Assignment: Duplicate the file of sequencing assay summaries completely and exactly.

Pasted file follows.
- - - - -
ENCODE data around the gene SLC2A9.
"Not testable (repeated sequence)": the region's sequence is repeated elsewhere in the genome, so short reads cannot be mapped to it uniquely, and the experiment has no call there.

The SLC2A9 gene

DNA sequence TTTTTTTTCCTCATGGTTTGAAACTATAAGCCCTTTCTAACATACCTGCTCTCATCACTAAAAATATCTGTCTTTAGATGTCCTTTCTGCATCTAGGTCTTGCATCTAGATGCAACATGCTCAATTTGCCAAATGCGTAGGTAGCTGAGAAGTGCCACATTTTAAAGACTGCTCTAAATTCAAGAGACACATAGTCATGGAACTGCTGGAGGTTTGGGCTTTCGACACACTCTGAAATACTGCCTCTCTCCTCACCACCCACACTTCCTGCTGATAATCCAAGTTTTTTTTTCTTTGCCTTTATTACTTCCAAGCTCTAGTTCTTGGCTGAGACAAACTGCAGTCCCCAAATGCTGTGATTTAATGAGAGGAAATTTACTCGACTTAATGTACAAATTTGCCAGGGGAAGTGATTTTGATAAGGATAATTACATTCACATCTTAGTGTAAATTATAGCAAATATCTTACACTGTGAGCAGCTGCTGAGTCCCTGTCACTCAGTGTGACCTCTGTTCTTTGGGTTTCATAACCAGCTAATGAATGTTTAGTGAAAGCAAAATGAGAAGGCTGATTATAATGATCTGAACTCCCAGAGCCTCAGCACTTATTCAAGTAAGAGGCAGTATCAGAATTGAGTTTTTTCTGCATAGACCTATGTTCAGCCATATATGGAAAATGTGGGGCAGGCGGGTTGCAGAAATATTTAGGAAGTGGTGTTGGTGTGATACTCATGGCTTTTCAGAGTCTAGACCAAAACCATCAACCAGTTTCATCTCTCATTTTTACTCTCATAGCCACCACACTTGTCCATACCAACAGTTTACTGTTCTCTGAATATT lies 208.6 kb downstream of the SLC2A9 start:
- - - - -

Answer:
ENCODE data around the gene SLC2A9.
"Not testable (repeated sequence)": the region's sequence is repeated elsewhere in the genome, so short reads cannot be mapped to it uniquely, and the experiment has no call there.

The SLC2A9 gene

DNA sequence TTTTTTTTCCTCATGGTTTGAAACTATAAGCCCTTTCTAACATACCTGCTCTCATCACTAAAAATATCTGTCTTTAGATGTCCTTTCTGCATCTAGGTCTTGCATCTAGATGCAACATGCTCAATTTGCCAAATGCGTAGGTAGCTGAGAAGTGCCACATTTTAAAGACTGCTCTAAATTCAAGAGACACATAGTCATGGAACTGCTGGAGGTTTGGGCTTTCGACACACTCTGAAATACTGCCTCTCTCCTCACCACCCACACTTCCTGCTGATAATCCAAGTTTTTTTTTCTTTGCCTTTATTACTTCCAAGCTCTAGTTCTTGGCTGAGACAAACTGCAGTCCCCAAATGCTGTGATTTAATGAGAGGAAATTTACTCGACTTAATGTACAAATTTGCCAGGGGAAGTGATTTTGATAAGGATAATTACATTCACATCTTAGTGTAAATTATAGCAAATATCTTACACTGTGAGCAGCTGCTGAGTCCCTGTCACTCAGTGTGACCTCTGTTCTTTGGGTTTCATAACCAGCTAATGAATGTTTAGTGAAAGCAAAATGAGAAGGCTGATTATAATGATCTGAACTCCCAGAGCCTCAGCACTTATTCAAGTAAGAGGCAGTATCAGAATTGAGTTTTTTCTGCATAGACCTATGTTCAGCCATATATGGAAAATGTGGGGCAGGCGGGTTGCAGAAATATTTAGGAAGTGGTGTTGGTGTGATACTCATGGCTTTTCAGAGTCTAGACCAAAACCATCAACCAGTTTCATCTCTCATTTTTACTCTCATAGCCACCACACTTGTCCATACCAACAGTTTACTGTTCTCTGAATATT lies 208.6 kb downstream of the SLC2A9 start: